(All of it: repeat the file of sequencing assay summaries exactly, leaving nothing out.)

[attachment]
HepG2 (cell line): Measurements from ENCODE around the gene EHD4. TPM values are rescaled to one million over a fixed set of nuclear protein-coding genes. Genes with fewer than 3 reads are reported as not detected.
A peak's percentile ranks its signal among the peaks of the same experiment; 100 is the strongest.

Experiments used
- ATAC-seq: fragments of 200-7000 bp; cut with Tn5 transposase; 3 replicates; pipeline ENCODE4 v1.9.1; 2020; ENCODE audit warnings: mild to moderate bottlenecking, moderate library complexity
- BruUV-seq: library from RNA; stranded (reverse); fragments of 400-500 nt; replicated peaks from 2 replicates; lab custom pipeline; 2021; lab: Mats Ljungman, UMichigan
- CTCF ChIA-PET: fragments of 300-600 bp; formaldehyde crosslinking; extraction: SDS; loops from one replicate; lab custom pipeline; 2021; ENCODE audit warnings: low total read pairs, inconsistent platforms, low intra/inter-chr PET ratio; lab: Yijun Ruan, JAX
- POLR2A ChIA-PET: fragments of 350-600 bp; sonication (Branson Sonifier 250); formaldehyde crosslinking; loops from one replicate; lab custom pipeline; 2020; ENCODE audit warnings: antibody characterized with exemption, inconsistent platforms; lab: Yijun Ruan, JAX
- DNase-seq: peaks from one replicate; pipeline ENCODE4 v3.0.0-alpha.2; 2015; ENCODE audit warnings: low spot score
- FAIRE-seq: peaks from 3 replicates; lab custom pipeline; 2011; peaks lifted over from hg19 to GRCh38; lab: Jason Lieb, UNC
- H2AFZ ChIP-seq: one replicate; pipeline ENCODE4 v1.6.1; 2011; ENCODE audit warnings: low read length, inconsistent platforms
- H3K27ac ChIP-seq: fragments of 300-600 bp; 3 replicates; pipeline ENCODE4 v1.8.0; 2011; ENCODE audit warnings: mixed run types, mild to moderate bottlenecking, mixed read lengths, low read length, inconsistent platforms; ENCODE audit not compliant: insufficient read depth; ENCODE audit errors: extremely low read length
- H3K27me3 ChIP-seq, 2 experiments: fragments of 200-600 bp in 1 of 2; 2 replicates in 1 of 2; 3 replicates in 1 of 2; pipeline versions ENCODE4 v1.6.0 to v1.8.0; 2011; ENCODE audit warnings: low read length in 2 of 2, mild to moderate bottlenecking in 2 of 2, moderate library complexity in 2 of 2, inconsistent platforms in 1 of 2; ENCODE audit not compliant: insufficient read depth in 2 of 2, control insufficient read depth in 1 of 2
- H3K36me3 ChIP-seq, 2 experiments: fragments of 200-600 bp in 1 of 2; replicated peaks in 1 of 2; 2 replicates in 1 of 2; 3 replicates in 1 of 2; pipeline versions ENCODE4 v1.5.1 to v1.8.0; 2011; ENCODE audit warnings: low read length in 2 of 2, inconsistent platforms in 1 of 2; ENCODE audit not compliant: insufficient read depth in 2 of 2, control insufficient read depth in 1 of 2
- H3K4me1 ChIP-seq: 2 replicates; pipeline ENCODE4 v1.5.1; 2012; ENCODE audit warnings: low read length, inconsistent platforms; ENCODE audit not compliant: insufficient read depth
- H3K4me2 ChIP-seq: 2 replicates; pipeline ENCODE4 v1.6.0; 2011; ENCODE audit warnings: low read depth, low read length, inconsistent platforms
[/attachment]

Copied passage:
HepG2 (cell line): Measurements from ENCODE around the gene EHD4. TPM values are rescaled to one million over a fixed set of nuclear protein-coding genes. Genes with fewer than 3 reads are reported as not detected.
A peak's percentile ranks its signal among the peaks of the same experiment; 100 is the strongest.

Experiments used
- ATAC-seq: fragments of 200-7000 bp; cut with Tn5 transposase; 3 replicates; pipeline ENCODE4 v1.9.1; 2020; ENCODE audit warnings: mild to moderate bottlenecking, moderate library complexity
- BruUV-seq: library from RNA; stranded (reverse); fragments of 400-500 nt; replicated peaks from 2 replicates; lab custom pipeline; 2021; lab: Mats Ljungman, UMichigan
- CTCF ChIA-PET: fragments of 300-600 bp; formaldehyde crosslinking; extraction: SDS; loops from one replicate; lab custom pipeline; 2021; ENCODE audit warnings: low total read pairs, inconsistent platforms, low intra/inter-chr PET ratio; lab: Yijun Ruan, JAX
- POLR2A ChIA-PET: fragments of 350-600 bp; sonication (Branson Sonifier 250); formaldehyde crosslinking; loops from one replicate; lab custom pipeline; 2020; ENCODE audit warnings: antibody characterized with exemption, inconsistent platforms; lab: Yijun Ruan, JAX
- DNase-seq: peaks from one replicate; pipeline ENCODE4 v3.0.0-alpha.2; 2015; ENCODE audit warnings: low spot score
- FAIRE-seq: peaks from 3 replicates; lab custom pipeline; 2011; peaks lifted over from hg19 to GRCh38; lab: Jason Lieb, UNC
- H2AFZ ChIP-seq: one replicate; pipeline ENCODE4 v1.6.1; 2011; ENCODE audit warnings: low read length, inconsistent platforms
- H3K27ac ChIP-seq: fragments of 300-600 bp; 3 replicates; pipeline ENCODE4 v1.8.0; 2011; ENCODE audit warnings: mixed run types, mild to moderate bottlenecking, mixed read lengths, low read length, inconsistent platforms; ENCODE audit not compliant: insufficient read depth; ENCODE audit errors: extremely low read length
- H3K27me3 ChIP-seq, 2 experiments: fragments of 200-600 bp in 1 of 2; 2 replicates in 1 of 2; 3 replicates in 1 of 2; pipeline versions ENCODE4 v1.6.0 to v1.8.0; 2011; ENCODE audit warnings: low read length in 2 of 2, mild to moderate bottlenecking in 2 of 2, moderate library complexity in 2 of 2, inconsistent platforms in 1 of 2; ENCODE audit not compliant: insufficient read depth in 2 of 2, control insufficient read depth in 1 of 2
- H3K36me3 ChIP-seq, 2 experiments: fragments of 200-600 bp in 1 of 2; replicated peaks in 1 of 2; 2 replicates in 1 of 2; 3 replicates in 1 of 2; pipeline versions ENCODE4 v1.5.1 to v1.8.0; 2011; ENCODE audit warnings: low read length in 2 of 2, inconsistent platforms in 1 of 2; ENCODE audit not compliant: insufficient read depth in 2 of 2, control insufficient read depth in 1 of 2
- H3K4me1 ChIP-seq: 2 replicates; pipeline ENCODE4 v1.5.1; 2012; ENCODE audit warnings: low read length, inconsistent platforms; ENCODE audit not compliant: insufficient read depth
- H3K4me2 ChIP-seq: 2 replicates; pipeline ENCODE4 v1.6.0; 2011; ENCODE audit warnings: low read depth, low read length, inconsistent platforms